Gov. Mark Dayton took his efforts at job creation on the road, with a stop in Fergus Falls to solicit ideas.
FERGUS FALLS, MINN. - DFL Gov. Mark Dayton embarked on a new chapter for his administration Wednesday, hosting the first of several forums to focus on what has proven a bedeviling task: creating jobs.
"Wherever there is a job to be saved or gained in Minnesota, I want to be right on top of it," Dayton said. "The best job-creation opportunities are right in the local communities, with the businesses that are already here."
Dayton sought residents' ideas to kick-start the economy and get companies growing and hiring in a climate where job growth has been sluggish, at best. He was joined by a dozen Fergus Falls area community leaders and some 250 residents eager to talk about too-low wages, too little training and the difficulty of getting business loans.
The job forums are Dayton's first major initiative after a grinding, months-long legislative fight to wipe out a $5 billion budget deficit. With that accomplished, he now turns his attention to tackling the state's unemployment rate, which has ticked back up in recent months. The fate of Dayton's administration is deeply interwoven with the economic health of the state. If the nation succumbs to a double-dip recession and state coffers run short again, Dayton and legislators could be back for a savage second round in their bruising battle over taxes and cutting.
Fergus Falls served as the backdrop for what will be a dozen such jobs forums around the state, culminating with a statewide jobs summit in October.
Jobs, but at what price?
Fergus Falls' situation is better than many. The area's unemployment has consistently been lower than the state average -- now 7.2 percent statewide -- due largely to a thriving local agricultural industry. The historic main street bustles with shops.
But a slightly deeper look tells a different story. Several counties in the region have poverty levels higher than the state average. Many people are underemployed, with subpar wages or too few hours.
It is not uncommon to find middle-age college graduates working at jobs that pay barely $10 an hour with no benefits.
Heidi Paulson is a legal assistant in downtown Fergus Falls. Her husband died of pancreatic cancer and she is raising two children on her own, working a job that offers no health insurance.
She said she believes government needs to pour money into the economy to get people back to work, largely through new infrastructure projects.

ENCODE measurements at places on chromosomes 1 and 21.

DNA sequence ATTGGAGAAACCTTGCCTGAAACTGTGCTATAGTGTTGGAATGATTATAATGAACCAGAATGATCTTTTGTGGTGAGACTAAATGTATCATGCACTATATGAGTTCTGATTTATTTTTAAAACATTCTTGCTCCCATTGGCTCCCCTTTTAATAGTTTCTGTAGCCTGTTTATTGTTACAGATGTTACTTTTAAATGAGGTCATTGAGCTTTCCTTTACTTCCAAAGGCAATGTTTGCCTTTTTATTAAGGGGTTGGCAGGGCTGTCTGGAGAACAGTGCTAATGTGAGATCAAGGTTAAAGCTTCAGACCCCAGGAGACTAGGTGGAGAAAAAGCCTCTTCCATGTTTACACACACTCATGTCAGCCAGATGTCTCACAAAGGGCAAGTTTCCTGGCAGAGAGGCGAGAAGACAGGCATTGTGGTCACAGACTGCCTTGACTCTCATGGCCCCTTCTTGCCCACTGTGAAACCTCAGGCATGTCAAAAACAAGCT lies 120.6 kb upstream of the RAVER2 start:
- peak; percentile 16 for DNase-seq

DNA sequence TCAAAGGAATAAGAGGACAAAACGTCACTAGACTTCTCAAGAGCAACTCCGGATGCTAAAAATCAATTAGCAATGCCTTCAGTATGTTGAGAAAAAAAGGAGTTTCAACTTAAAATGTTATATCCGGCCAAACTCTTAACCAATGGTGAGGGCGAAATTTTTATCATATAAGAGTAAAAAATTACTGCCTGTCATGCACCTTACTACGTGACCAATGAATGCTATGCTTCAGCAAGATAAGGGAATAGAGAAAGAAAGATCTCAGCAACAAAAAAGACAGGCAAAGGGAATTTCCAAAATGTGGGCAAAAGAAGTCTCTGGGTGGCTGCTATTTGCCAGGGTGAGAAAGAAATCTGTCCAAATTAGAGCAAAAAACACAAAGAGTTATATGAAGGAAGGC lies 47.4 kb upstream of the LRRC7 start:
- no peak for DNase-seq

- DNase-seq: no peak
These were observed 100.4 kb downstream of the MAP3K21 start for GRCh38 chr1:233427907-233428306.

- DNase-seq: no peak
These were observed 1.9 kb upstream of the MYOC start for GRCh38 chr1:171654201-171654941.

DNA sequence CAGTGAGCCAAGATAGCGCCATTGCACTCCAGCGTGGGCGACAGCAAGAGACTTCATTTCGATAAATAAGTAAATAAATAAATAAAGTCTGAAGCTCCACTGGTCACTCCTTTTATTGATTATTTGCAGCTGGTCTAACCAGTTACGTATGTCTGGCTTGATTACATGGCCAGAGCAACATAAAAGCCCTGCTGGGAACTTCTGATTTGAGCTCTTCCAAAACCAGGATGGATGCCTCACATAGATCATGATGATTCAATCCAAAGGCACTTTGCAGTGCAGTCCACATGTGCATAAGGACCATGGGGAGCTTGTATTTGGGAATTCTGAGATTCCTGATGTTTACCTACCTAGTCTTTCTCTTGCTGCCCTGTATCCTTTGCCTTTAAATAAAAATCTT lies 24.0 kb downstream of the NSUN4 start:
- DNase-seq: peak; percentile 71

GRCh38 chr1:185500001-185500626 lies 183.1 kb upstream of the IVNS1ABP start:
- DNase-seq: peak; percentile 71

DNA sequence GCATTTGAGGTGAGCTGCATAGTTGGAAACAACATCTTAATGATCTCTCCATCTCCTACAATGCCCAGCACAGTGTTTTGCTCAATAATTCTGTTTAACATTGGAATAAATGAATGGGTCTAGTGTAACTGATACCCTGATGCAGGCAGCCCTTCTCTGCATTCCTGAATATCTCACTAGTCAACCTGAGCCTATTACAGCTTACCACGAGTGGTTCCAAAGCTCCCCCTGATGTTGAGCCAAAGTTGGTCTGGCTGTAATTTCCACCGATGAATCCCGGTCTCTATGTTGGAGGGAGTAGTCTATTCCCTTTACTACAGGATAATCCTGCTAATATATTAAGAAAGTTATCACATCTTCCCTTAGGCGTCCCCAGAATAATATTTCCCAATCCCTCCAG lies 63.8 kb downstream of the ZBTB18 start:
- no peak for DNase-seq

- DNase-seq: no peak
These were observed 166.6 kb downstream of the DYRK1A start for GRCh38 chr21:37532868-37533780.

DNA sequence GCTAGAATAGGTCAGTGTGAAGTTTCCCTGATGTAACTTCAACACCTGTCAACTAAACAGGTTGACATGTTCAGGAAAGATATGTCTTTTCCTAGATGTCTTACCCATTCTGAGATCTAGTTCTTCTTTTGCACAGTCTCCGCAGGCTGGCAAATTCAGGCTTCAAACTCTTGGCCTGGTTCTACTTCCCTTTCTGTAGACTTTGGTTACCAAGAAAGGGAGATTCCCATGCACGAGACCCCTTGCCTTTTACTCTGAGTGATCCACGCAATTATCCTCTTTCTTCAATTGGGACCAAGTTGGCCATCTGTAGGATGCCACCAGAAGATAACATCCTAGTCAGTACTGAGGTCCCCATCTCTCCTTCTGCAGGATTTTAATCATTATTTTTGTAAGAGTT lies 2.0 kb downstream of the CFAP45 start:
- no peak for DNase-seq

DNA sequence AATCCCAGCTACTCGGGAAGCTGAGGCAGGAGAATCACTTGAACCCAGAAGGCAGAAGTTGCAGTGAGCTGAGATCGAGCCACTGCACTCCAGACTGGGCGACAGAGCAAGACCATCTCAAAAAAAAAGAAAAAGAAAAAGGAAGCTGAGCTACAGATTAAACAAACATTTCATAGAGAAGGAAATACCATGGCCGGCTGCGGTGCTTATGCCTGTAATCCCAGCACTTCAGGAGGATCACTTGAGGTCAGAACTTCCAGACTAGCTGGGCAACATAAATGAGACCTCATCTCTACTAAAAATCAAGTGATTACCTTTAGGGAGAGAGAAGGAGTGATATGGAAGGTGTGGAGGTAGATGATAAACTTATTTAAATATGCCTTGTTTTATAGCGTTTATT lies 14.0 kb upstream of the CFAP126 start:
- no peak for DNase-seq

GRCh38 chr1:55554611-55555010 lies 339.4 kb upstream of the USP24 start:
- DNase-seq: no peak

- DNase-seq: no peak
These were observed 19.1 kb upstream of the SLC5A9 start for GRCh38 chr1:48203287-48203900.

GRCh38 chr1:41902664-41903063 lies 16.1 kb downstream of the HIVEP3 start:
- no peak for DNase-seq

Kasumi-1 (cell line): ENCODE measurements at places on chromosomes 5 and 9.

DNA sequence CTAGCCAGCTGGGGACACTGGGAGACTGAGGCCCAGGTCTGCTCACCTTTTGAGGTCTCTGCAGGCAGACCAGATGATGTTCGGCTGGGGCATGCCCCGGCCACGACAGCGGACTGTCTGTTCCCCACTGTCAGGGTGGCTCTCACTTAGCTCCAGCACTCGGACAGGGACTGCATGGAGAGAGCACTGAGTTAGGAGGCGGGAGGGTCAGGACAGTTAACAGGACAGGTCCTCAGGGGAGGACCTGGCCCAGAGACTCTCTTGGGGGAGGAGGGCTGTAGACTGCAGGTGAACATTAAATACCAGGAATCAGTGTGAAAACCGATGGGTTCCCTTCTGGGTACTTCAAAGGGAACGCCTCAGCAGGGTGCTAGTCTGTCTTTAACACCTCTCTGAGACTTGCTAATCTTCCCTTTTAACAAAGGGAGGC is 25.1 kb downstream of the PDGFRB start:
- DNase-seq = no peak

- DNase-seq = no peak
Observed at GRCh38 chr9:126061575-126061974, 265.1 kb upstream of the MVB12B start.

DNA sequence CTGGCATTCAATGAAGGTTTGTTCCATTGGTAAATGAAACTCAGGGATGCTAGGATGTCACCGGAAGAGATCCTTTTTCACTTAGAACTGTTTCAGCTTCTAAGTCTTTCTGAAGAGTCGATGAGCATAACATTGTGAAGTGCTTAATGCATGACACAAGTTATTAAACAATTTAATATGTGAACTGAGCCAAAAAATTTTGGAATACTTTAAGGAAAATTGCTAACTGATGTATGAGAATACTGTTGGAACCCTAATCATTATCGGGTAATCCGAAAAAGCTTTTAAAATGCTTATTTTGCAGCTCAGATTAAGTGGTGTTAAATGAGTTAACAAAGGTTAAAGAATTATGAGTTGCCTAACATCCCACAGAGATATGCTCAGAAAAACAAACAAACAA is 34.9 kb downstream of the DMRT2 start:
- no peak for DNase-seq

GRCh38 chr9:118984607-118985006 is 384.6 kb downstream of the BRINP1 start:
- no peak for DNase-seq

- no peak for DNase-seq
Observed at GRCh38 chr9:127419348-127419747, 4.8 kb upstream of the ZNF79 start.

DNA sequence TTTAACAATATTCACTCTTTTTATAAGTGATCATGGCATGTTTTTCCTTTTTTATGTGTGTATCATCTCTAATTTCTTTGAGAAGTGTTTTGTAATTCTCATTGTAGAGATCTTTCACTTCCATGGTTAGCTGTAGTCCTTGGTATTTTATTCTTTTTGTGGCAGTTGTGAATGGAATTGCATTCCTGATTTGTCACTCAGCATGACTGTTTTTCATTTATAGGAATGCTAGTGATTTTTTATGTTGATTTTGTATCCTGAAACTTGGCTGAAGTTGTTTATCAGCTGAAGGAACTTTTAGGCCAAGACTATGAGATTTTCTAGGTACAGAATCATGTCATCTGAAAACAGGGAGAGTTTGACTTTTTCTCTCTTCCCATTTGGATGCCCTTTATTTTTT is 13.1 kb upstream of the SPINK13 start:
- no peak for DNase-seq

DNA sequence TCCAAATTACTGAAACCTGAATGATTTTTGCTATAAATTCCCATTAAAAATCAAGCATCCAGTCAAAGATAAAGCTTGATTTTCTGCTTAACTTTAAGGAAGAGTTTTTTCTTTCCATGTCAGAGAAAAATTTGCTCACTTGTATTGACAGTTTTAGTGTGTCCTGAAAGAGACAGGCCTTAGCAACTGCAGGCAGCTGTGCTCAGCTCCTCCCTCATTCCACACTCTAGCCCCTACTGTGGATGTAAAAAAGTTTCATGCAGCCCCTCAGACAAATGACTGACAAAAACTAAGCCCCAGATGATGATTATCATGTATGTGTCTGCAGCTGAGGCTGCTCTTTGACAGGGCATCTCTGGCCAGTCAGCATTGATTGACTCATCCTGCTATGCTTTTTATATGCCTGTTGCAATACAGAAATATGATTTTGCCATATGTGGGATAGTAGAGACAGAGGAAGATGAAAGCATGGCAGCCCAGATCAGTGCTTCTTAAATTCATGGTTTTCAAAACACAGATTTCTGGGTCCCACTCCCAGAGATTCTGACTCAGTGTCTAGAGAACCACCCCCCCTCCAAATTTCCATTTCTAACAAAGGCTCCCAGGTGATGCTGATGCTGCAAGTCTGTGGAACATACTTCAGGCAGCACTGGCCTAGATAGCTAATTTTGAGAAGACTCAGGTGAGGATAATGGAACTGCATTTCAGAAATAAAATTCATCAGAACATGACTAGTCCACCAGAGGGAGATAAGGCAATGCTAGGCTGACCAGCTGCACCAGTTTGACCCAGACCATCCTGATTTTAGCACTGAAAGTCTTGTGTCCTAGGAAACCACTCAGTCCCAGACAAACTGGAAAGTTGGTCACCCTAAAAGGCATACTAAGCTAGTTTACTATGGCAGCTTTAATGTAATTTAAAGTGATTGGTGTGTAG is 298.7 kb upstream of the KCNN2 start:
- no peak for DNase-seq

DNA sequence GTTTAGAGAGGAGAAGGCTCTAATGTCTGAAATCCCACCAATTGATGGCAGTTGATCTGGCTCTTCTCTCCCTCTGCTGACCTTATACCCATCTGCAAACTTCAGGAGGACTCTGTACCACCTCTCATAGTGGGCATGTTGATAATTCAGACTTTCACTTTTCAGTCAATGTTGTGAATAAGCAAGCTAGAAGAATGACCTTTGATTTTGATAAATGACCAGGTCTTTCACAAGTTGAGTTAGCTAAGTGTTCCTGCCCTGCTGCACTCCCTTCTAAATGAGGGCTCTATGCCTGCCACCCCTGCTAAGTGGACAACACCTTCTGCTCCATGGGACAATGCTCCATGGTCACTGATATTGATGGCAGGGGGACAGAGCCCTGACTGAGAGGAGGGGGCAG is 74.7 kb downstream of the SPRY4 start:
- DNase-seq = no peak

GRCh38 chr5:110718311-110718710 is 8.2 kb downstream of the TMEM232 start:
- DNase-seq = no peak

"Our country needs the infrastructure built back up," she said. "Cut taxes? Nah. That's just a political game. We need real jobs."
Jen Petersen, an independent sales director with Mary Kay cosmetics, was too busy to attend the governor's forum. But she offered this advice: Make schools strong, ensure the area has high-speed Internet and don't do things to undermine the success of Otter Tail Power Co., a giant regional employer.
She said the state throws up roadblocks for the local power company and then goes out of its way to help more environmentally friendly power producers.
"Don't squash us for wind and alternative energy," she said.
A wide range of residents talked about a growing disconnect between the jobs available and the skills of those looking to land those jobs. On top of enviable unemployment numbers, job providers say there are 1,400 open positions in the region.
But locals often don't have the right skills to qualify for those jobs.
Kathryn Loosbrock helps place workers for the Work Connection, an independent staffing outfit with an office in downtown Fergus Falls. At any given time, she's got roughly 30 production and manufacturing openings that pay upward of $16.75 an hour -- almost $35,000 a year.
Her predicament? About 75 percent of applicants for these jobs cannot correctly read a tape measure. That renders them useless to many of her employers.
Loosbrock is desperate for welders and people with factory skills. The job-seekers who come through her doors tend to have fast food and retail experience.
"We have the jobs, we just don't have the right people out there or the right skills," she said.
Back at the forum, local business leaders said homegrown companies are the best hope to create more jobs. State leaders, they said, need a deeper understanding of existing employers and a more aggressive plan for delivering the services and workers they require.
"We need to build on the businesses we have," said Tom Mortenson, county administrator for nearby Becker County. "We need to make sure the businesses we have are recognized and built on."
Darla Berry, city clerk of New York Mills, told Dayton the state has made it hard for small, struggling communities to recruit and expand local businesses.
"We're too small to have economic development, but we do what we can," Berry said.
She said new road and sewer projects vital to business expansion have been slow to come. She wants more flexibility in using tax incentives that foster partnerships between local governments and local businesses. She complained about cumbersome and sometimes-redundant permitting that puts a chokehold on businesses.
Dayton told Berry he has made streamlining permitting a priority. "If you don't see improvement in six months, give me a call," he said.
After the forum, Dayton said he found the 90-minute session informative and worthwhile.
"It's a very hands-on, roll-up-your-sleeves, go-anywhere, anytime, anyplace" kind of initiative, Dayton said. "That's the way I am going to approach this for the next 3 1/2 years."
Baird Helgeson • 651-222-1288